Declutter & Get Organized: Letting Go

lynnAs a Certified Professional Organizer, I help people sort through their belongings and donate items to places that feel good to them. Of course, there are a number of reasons why people hold on to things.

Here are a few reasons people share with me:

• I paid good money for it
• It is a family heirloom
• It will be valuable someday
• It was a gift
• I might need it someday
• I am saving it for parts

On the other hand, there are a number of reasons why people choose to let go of things. Here are a few that I also hear:

• I haven’t used the thing in a long time
• I have too many of these things
• I don’t have room for this thing
• This thing is too hard to move
• It brings back bad memories

declutter concept on sticky notesThe challenges that people encounter are often fueled by guilt and fear. This may be mental clutter that is getting in the way of a life and space that you want. Here are some tips to help you work through letting go of items.

• If you feel guilty because you spent a lot of money on something that you don’t use, try to forgive yourself. Try to sell it or give it to someone who will appreciate it. Work on making more informed buying decisions next time.

• If you have dozens of your deceased mother’s knick-knacks and they are in a box or cluttering up your living room, consider choosing a select few that make you think of her fondly and donate the rest.

• For things that may be valuable, do a little eBay research or talk to an appraiser and get some facts. Ask yourself, do you want more space or do you want more clutter? Unfortunately there are fewer valuable items out there than we hope.

• Gifts are just that, gifts to you. You get to decide what you want to do with the gift after it is received. The transaction is over and you are in charge. We know the old saying “it is the thought that counts.” I doubt that Aunt Edna is coming over to see if the dish she gave you is on display.

• When a client of mine was ready to declutter, he realized that all the parts he was saving for a future project were no longer good. Try to donate things that you are not using before the items are no longer useful.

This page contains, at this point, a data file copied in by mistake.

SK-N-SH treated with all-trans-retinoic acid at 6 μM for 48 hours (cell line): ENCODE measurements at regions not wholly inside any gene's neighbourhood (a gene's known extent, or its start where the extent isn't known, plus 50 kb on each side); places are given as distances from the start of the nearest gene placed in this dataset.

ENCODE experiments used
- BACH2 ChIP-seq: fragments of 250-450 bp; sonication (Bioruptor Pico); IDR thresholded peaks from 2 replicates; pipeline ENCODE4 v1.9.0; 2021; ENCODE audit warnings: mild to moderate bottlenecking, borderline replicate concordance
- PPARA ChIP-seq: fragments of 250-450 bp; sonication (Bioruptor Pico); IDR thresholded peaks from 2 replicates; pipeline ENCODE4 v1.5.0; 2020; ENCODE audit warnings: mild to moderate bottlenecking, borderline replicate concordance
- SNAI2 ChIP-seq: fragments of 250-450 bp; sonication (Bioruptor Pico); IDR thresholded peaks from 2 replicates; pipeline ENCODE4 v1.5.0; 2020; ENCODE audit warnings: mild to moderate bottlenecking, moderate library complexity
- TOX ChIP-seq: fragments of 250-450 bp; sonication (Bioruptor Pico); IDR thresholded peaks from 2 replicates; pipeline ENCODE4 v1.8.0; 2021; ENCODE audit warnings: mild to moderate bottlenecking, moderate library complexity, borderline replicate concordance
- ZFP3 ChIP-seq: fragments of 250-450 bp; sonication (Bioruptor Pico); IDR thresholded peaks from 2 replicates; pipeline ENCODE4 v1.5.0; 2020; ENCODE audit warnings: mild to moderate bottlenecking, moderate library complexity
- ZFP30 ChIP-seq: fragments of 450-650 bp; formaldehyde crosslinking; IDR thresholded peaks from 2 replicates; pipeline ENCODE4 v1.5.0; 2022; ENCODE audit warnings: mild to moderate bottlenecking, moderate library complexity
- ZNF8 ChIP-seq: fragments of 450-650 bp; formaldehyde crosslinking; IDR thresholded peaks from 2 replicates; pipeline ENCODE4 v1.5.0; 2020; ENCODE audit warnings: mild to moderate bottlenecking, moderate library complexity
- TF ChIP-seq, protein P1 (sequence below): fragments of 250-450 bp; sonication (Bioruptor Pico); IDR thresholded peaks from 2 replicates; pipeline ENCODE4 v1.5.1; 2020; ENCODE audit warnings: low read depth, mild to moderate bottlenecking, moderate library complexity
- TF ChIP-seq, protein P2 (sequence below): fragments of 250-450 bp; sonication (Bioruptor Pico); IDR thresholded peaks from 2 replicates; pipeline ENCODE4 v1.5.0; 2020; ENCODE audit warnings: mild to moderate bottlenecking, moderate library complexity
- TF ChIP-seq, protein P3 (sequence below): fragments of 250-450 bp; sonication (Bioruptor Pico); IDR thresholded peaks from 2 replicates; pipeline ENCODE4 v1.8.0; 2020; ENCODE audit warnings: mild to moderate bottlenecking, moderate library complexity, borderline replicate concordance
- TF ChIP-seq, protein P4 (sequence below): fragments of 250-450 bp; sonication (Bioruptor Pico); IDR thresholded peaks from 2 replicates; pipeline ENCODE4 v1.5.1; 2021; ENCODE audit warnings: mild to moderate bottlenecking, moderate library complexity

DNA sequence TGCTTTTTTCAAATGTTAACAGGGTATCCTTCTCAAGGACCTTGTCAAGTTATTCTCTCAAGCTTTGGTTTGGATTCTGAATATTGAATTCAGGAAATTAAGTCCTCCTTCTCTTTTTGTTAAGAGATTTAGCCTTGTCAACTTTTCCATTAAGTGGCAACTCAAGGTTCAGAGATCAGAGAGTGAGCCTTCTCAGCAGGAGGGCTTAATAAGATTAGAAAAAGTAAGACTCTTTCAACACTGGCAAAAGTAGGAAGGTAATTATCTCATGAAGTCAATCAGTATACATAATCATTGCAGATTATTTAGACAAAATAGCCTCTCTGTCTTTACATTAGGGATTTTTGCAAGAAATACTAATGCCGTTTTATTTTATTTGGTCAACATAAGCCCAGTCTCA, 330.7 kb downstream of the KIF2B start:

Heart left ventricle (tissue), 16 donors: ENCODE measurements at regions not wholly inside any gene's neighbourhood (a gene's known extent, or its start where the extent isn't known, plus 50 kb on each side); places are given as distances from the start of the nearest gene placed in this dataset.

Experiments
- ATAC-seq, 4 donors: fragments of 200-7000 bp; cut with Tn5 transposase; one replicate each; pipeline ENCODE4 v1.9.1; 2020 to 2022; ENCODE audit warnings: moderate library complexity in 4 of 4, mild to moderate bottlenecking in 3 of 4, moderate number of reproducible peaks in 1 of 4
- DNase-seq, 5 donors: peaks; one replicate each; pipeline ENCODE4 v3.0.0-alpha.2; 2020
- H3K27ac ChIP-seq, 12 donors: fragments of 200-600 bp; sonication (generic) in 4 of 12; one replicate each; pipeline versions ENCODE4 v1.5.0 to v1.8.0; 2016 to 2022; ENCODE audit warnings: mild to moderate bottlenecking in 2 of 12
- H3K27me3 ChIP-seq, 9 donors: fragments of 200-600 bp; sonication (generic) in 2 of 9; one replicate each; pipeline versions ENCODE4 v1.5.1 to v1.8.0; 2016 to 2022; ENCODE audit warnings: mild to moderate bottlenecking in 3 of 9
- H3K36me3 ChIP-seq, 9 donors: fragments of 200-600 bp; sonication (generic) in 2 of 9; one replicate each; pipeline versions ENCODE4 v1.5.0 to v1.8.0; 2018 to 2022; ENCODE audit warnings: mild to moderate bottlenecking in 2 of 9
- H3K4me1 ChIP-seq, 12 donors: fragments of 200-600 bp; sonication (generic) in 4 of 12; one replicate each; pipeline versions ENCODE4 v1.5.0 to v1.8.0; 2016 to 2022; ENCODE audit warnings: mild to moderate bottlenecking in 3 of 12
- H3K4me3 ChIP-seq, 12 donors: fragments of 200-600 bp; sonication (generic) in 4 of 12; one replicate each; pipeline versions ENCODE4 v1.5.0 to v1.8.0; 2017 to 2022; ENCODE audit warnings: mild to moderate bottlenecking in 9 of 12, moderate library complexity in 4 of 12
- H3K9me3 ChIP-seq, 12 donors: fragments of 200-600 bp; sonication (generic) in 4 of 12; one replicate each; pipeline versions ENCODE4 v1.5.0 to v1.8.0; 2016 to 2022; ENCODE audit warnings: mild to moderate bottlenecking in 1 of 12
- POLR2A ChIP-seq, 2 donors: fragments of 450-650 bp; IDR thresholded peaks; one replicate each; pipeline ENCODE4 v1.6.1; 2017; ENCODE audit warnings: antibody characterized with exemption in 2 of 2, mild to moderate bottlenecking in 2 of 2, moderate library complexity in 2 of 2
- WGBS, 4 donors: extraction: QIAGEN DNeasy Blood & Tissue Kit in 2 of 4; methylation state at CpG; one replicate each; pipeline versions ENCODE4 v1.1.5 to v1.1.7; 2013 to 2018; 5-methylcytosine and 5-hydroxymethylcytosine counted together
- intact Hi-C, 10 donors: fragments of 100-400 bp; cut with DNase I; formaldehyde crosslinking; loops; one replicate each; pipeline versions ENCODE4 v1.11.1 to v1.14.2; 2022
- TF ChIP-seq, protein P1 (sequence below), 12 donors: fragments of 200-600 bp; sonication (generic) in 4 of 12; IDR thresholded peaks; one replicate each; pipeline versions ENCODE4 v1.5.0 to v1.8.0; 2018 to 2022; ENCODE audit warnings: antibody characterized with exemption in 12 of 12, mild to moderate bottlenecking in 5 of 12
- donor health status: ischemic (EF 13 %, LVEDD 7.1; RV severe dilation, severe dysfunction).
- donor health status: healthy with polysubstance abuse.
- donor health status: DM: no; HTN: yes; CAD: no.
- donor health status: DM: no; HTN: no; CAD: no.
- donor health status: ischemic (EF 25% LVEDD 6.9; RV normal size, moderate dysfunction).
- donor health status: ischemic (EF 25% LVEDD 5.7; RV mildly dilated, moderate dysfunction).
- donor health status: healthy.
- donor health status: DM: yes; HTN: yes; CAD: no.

• Don’t ask yourself “could this be useful one day?” The answer will always be “yes.” Try instead asking yourself some of the questions below:

• Would you take it with you if you moved?
• Can you get it again if you find you need it?
• Could someone use it more than you?
• How many do you have and need?
• Do you have a specific plan to use the thing in a reasonable time frame?

You have choices. I make sure that my potential clients understand that if we work together that they are in charge of the process. My role is to support, guide, and coach people through the decision making process. In addition I offer resources and suggestions on how to reach their goals. Their goal may be to maximize a closet space or make the guest room livable again.

Try to be very clear on your goals. Cut yourself some slack. Remember that letting go and de-cluttering is a process. We don’t acquire everything at once and so we need time to process our belongings and make decisions that make us feel positive.

Here are tips from Goodwill on how to best donate items:

• Separate clothing from household items in boxes or bags
• Wash or dry-clean clothing
• Clothes should be in good condition without stains, tears, missing buttons or broken zippers
• Household goods should be undamaged, have all parts and, if applicable, be in working order
• Keep shoes paired by using a rubber band
• Wrap breakables in newspaper and place in boxes
• Please box or bag all donations in amounts not to exceed 20 pounds for easier transporting
• Test electrical and mechanical equipment
• Do not leave items unattended outside a store or Attended Donation Center




Lynne Poulton is a Certified Professional Organizer (CPO®) serving Northeast Ohio. She is a Licensed Social Worker and prior to starting Wholly Organized!®LLC in 2012, she spent 14 years working for a non-profit social service agency. Lynne partners with people of all ages to address the physical and emotional clutter in their lives to make room for what matters most.